So, I feel that it is my responsibility to lead by example in my little sphere of influence and try to minimize this divide within my tribe. I don’t know how far that sphere goes, but it isn’t very. I encourage everyone to communicate this message out within your sphere, so we stand a chance to promote change.

As always, please leave me a comment if you want to publicly share your insight. Connect with me on social media if you’re interested in discussing further. And let’s try to start being the leaders we want to see.

Thanks for your time!

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Leading by Following

Reading Time: 2 minutes

Being a leader is a difficult goal to strive for. People say leadership takes courage, character, confidence, charisma, etc.… and they aren’t wrong. However, when defining a leader, people tend to miss the true defining characteristic: someone needs to follow. A leader isn’t a leader if they are leading no one. One could make the connection that a leader is only a leader if they were leading someone. Profound stuff I know, but at its core, the statement is extremely accurate. Any leader of value has always needed one person, and that person is known as the First Follower.

The First Follower is an underrated form of leadership. The leader typically gets the majority of the credit but it’s the First Follower that often finds themselves unknowingly determining a leader’s success. In his TED talk “How to start a movement”, Derek Sivers states that “the First Follower is what transforms a Lone Nut into a Leader.” He continues by showing a video of a lone dancer. At first glance, it is obvious that the lone dancer is very courageous, but also a bit awkward. About 10 seconds in, one person gets up and starts dancing alongside (First Follower). It only takes a second for the First Follower to start encouraging his friends to join. Around 30 seconds, dozens of people are out dancing along with more running into the group every second. With the combination of the Leader and the First Follower, they were able to start a movement within minutes. Below I outlined some responsibilities for the Leader and the First Follower to make this work.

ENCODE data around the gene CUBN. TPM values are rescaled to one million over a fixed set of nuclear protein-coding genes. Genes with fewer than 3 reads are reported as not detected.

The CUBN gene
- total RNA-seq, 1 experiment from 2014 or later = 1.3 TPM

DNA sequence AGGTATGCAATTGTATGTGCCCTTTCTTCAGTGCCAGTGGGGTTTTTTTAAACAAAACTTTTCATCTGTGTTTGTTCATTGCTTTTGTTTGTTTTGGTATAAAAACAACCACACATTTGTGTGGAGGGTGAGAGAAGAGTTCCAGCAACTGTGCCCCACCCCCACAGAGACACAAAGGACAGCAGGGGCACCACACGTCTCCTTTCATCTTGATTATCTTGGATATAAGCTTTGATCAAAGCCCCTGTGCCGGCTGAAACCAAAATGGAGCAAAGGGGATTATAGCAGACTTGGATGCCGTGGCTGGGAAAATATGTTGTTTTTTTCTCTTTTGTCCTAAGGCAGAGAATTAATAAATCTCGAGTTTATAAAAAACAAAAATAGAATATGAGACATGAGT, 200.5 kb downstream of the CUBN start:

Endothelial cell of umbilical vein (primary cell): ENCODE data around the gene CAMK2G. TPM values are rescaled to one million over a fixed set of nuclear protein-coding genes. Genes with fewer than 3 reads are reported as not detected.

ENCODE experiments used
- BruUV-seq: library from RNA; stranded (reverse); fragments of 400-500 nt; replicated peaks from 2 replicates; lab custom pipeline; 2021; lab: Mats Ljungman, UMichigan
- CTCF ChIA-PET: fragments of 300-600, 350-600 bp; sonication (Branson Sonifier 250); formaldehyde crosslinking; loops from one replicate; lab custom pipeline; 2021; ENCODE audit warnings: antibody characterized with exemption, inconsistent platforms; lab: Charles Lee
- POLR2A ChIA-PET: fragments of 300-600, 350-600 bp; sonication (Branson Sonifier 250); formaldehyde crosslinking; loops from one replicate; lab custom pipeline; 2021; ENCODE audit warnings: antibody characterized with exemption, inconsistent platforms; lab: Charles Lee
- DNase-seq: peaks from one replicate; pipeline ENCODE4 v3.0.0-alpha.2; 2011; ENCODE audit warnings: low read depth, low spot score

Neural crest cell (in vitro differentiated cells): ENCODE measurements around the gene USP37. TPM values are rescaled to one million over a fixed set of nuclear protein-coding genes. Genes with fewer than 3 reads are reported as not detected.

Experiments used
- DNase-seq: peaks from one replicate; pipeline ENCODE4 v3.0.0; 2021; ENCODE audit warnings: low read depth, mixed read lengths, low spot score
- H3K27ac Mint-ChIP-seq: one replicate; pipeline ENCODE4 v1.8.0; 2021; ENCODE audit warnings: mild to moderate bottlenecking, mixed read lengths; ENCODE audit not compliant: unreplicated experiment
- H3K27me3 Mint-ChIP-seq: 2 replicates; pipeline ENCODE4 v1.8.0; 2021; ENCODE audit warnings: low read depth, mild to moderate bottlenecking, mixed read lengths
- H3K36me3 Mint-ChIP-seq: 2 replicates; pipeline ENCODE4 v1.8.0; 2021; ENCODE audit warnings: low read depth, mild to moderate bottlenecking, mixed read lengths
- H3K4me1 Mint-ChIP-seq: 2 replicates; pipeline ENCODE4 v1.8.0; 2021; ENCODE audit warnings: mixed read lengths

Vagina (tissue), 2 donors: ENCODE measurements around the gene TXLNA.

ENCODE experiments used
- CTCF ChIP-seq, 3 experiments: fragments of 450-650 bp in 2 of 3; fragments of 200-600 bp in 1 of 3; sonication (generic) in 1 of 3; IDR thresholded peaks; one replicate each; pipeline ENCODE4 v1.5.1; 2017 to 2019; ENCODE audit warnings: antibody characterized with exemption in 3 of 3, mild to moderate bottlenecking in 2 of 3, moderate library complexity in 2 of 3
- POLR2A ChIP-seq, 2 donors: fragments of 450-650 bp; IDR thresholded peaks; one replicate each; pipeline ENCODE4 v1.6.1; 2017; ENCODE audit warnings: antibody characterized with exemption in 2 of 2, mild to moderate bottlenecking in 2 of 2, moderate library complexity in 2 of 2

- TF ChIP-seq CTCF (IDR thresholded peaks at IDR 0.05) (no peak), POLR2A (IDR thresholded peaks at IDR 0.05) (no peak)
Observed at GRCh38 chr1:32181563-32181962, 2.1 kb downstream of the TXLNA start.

The Leader – Although it takes a strong amount of courage to put yourself out there, its takes almost an equal amount of courage to be the first one to stand up and follow. That is why the moment you receive your first follower, its critical to raise that person up and accept him as an equal. The message must change from “follow me” to “follow us.” Future followers need to trust that everyone out there is in this together. It’s the leader’s responsibility to limit the risk to his follower while enforcing the belief that “we win together, or we lose together, not separately”.

The First Follower – You have taken a risk by being the first one to join your leader. Your job from here is to encourage the people who trust you to trust the leader. At this stage, you are now a leader yourself, so all the above statements apply. Build up anyone that decides to come along, and encourage them to encourage others. When you do, you will instantly see the impact you had on the movement.

As a closing thought, I want to encourage everyone to keep an eye out for an opportunity to be someone’s First Follower. I won’t lie, it may be hard depending on the change you decide to stand up for, but it just might be one of the most rewarding experiences you have. Not to mention it could be the only thing standing in front of success for the leader. I also encourage everyone to watch Derek’s video below. It has heavily influenced my way of thinking. And of course, please leave me comments if you have any insight to share.